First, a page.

Next Wednesday, June 29, the Ethereum network will undergo a scheduled upgrade called “Gray Glacier” at block 15,050,000. The Gray Glacier upgrade will prolong the Difficulty Bomb by 700,000 blocks, equivalent to 100 days, starting Wednesday.
The Difficulty Bomb is to disincentivize miners to stop mining on the current network, Ethereum 1.0, after a successful transition to Ethereum 2.0.
Tim Beiko, a core developer at Ethereum, said this would be the last prolongment to the Difficulty Bomb, implying Ethereum 2.0 is a few months away from launch. He added that the Bomb would keep scammers off the network because it would require decent technical knowledge.
No action is needed from an Ethereum user or holder unless stated to by their respective exchange or wallet service providers. To be compatible with the Gray Glacier upgrade, node operators need to update the client version they run to one of the ones listed here.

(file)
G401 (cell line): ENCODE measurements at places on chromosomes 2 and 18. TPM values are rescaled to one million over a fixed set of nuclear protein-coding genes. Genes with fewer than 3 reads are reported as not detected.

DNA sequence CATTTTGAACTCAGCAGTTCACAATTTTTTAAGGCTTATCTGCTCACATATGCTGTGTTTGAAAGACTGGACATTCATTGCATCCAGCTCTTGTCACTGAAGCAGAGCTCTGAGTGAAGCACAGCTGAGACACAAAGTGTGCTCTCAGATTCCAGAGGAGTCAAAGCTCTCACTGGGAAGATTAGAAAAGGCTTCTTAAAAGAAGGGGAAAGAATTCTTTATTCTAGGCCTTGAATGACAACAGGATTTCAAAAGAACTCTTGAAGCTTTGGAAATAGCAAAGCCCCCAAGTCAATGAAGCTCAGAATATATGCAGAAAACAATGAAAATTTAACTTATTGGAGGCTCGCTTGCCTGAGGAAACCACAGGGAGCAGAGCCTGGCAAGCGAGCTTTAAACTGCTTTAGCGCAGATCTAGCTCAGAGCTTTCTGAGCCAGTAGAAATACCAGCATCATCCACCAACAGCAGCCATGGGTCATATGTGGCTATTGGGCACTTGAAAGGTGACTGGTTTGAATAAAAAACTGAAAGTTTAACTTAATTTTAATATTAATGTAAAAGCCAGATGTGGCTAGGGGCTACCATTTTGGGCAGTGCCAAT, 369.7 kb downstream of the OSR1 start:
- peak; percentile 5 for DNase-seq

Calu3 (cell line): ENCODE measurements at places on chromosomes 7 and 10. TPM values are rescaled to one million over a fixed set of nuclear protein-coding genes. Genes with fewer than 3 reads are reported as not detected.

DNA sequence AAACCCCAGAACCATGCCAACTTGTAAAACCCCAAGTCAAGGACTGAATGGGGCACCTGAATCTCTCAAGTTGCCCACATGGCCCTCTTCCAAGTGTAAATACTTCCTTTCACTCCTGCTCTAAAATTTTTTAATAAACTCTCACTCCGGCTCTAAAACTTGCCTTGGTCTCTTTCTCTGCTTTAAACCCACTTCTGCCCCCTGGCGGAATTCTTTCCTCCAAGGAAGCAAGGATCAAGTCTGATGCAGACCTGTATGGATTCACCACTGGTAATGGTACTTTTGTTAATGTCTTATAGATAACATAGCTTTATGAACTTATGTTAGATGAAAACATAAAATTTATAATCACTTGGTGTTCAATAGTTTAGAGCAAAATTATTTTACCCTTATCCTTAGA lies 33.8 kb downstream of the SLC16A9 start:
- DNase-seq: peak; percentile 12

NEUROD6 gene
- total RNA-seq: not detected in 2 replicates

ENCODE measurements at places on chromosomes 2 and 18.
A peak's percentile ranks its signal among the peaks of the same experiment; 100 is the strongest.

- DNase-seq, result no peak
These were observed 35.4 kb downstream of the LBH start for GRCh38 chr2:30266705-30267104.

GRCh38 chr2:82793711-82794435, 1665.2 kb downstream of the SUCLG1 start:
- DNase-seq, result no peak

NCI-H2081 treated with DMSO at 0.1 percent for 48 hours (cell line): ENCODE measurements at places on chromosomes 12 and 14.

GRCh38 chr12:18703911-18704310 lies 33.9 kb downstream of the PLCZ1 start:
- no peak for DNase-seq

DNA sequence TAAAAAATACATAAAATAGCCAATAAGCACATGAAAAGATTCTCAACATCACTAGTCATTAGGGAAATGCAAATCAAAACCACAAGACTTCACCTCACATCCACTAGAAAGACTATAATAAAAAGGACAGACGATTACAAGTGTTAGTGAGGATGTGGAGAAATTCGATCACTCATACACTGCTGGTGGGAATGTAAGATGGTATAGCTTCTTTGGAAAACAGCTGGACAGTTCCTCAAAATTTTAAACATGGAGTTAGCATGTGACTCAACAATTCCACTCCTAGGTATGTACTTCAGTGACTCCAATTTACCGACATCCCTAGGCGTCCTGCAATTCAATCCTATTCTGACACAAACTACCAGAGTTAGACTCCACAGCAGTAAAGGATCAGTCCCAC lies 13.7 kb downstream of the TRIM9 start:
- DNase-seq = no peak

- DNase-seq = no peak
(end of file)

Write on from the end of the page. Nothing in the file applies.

Miners or node operators who do not participate in the upgrade will be stuck on an incompatible chain following the old rules. Consequently, they will be unable to send Ether or operate on the post-upgrade Ethereum network.
Meanwhile, at their 551st core developers meeting, developers discussed the merge testing-related items with a debrief on how the 7th mainnet shadow fork went poorly. 20% of nodes dropped off right at merge activation, and more nodes dropped off after that.
Despite the result of the shadow fork, developers are confident and planning on running the merge on their second major testnet, Sepolia, around Wed, July 6, after the July 4 long weekend in the US.